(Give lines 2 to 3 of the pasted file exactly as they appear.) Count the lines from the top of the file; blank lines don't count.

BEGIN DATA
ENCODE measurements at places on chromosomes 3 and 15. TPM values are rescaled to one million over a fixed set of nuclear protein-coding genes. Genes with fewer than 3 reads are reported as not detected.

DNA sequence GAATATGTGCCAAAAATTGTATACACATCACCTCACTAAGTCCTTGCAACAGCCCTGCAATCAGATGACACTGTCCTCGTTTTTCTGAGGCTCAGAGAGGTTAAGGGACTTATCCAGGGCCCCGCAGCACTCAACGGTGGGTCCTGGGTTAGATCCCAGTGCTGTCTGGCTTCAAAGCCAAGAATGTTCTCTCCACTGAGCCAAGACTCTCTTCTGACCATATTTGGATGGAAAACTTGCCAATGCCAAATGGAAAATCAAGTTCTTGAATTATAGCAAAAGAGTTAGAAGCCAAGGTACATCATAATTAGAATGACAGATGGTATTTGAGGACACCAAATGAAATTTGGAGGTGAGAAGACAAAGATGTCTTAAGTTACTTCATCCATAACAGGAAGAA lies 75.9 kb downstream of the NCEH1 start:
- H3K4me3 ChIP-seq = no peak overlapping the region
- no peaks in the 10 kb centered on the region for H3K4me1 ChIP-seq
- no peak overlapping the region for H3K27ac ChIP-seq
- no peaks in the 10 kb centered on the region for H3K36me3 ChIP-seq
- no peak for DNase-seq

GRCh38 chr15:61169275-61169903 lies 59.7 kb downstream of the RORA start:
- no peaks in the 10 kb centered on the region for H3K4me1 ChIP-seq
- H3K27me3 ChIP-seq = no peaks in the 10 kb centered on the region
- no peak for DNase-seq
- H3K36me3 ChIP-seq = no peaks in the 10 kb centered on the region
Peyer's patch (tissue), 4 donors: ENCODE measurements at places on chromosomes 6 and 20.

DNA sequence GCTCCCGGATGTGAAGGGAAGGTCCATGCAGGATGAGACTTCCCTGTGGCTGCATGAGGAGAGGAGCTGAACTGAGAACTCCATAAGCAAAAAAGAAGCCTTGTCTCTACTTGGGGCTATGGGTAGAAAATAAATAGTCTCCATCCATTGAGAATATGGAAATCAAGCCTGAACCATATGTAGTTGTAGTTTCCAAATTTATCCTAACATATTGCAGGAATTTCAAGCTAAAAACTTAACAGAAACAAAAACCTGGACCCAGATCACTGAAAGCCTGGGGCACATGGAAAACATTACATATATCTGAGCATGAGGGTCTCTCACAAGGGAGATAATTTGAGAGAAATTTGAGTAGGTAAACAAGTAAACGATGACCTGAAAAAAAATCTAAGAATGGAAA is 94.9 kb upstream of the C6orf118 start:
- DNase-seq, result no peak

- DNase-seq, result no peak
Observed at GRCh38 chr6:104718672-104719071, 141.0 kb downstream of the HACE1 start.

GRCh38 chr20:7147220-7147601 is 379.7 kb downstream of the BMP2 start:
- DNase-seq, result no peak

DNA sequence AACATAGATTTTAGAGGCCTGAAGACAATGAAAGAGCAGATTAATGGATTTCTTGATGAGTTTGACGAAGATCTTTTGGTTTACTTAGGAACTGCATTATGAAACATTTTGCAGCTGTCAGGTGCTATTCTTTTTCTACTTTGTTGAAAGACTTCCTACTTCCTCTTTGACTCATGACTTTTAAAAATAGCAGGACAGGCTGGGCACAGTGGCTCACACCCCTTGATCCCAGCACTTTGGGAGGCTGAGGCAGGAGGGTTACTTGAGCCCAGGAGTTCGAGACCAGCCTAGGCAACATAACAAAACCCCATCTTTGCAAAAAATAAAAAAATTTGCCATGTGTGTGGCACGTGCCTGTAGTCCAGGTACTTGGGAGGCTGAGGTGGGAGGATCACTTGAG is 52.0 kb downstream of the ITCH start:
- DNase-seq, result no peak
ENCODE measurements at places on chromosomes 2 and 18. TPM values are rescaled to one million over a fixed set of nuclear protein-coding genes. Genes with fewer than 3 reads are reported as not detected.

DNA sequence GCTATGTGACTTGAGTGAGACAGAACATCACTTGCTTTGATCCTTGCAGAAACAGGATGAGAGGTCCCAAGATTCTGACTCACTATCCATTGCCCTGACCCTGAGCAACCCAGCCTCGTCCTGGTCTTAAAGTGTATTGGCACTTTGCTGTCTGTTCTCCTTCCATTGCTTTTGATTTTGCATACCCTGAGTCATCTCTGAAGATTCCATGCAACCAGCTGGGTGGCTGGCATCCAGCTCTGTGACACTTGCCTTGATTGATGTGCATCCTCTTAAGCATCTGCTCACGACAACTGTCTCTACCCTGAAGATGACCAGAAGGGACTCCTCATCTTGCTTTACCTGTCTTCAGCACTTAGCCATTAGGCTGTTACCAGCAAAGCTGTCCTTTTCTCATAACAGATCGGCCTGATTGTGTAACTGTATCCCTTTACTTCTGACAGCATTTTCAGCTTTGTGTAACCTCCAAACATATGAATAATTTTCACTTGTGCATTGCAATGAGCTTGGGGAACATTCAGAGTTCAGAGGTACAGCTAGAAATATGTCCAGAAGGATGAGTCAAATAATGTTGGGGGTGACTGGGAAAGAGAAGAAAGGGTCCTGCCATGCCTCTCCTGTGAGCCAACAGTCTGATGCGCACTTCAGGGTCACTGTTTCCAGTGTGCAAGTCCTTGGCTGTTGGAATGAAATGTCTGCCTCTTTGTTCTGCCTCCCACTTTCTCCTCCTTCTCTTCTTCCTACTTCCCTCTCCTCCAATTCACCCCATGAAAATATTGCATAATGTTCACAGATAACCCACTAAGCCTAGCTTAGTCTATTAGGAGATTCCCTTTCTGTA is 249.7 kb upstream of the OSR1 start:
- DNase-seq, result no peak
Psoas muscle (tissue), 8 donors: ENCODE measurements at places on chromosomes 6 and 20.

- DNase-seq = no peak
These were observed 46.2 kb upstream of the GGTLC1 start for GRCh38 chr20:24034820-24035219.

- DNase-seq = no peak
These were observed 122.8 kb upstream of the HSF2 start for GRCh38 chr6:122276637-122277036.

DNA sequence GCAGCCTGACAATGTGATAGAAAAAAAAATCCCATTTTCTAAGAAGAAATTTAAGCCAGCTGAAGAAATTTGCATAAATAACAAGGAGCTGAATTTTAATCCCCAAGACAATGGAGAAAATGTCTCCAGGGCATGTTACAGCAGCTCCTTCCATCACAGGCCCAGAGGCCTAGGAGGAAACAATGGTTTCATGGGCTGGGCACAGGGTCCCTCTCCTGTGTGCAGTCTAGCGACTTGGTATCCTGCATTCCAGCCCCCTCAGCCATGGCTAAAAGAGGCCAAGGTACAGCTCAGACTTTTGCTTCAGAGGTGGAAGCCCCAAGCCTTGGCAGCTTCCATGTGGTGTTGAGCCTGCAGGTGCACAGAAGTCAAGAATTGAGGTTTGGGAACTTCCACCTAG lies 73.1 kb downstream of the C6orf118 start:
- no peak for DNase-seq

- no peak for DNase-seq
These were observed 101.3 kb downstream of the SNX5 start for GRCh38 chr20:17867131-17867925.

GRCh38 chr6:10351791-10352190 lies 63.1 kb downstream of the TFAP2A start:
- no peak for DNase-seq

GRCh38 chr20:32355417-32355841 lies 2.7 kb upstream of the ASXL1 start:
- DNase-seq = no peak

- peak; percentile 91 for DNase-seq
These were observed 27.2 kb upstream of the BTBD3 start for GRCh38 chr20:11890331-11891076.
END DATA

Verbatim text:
DNA sequence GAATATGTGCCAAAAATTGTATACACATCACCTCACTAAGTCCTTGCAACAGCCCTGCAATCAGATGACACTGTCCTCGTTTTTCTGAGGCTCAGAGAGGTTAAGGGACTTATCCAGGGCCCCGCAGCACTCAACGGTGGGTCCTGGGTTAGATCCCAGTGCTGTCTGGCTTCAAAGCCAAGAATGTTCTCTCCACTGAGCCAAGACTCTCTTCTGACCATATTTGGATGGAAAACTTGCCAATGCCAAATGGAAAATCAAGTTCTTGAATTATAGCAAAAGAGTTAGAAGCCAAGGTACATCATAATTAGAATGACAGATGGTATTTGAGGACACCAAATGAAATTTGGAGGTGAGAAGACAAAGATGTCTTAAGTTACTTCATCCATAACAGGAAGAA lies 75.9 kb downstream of the NCEH1 start:
- H3K4me3 ChIP-seq = no peak overlapping the region